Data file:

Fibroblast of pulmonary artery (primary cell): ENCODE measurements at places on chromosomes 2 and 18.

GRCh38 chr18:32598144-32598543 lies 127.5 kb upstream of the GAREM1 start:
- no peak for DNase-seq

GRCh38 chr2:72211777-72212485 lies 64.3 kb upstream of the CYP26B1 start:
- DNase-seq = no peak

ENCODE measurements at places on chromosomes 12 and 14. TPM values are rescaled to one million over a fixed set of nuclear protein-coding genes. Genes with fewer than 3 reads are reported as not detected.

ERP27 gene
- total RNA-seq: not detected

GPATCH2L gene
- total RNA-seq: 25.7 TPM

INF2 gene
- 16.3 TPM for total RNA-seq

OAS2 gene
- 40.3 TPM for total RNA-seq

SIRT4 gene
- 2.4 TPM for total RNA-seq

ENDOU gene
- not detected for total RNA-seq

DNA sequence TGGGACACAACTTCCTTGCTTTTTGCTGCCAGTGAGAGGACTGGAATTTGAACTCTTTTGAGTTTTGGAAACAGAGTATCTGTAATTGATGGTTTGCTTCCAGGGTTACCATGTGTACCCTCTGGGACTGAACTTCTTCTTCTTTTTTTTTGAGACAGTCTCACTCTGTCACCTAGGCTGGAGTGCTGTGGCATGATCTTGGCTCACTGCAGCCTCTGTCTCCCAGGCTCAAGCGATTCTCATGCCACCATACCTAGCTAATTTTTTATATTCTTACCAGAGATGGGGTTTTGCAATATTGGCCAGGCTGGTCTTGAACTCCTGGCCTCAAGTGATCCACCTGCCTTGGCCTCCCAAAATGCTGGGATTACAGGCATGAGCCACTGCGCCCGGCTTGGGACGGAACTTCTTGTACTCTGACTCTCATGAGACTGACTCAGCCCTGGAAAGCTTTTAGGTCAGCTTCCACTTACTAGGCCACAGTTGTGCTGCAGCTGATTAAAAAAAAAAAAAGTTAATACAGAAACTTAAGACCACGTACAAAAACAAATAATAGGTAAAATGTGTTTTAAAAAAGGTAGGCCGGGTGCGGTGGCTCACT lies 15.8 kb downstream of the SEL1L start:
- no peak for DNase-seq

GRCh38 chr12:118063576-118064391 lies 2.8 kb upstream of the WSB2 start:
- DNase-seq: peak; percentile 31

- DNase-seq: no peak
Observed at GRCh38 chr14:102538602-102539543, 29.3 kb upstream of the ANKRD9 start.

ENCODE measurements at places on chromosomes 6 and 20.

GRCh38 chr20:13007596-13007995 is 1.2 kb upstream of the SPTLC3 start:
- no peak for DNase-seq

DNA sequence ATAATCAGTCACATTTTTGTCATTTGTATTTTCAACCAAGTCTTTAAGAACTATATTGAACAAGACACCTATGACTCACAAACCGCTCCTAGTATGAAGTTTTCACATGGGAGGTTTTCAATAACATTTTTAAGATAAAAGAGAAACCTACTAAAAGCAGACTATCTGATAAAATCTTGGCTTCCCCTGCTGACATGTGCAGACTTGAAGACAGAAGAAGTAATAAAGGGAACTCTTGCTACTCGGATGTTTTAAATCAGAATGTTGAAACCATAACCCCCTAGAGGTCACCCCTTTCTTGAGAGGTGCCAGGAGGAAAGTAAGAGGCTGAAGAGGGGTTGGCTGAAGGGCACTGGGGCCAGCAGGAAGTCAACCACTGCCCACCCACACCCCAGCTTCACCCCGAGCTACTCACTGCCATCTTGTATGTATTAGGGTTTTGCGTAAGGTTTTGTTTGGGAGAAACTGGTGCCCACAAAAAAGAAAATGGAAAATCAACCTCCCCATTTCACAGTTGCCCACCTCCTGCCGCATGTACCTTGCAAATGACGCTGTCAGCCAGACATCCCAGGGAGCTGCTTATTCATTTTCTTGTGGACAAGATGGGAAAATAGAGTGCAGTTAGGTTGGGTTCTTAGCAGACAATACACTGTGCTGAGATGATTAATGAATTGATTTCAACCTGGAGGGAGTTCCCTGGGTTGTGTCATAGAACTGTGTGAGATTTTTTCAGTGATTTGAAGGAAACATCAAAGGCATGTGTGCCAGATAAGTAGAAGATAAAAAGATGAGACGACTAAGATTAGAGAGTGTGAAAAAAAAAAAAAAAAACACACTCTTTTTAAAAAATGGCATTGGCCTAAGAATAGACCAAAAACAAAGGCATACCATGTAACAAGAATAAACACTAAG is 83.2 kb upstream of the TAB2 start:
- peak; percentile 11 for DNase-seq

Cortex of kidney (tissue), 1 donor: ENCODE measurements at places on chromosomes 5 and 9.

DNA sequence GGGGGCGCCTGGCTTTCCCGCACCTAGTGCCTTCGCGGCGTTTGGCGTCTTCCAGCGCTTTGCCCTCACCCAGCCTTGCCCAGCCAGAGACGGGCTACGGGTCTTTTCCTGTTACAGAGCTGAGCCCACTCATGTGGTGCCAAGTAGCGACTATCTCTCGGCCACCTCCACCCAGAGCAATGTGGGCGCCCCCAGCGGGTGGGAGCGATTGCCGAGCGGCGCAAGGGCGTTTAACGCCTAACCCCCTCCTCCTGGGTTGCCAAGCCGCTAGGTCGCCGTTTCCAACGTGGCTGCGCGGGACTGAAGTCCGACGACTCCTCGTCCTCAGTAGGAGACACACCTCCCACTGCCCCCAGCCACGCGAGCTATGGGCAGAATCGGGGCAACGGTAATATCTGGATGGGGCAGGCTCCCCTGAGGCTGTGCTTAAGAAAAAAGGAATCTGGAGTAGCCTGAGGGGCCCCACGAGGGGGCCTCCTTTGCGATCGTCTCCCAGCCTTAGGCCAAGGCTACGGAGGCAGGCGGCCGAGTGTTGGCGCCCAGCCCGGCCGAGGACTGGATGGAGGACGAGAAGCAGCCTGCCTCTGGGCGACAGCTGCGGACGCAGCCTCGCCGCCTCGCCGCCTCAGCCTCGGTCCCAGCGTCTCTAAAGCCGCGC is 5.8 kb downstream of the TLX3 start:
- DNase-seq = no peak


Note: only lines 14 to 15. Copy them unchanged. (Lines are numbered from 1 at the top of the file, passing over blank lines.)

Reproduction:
- 40.3 TPM for total RNA-seq

SIRT4 gene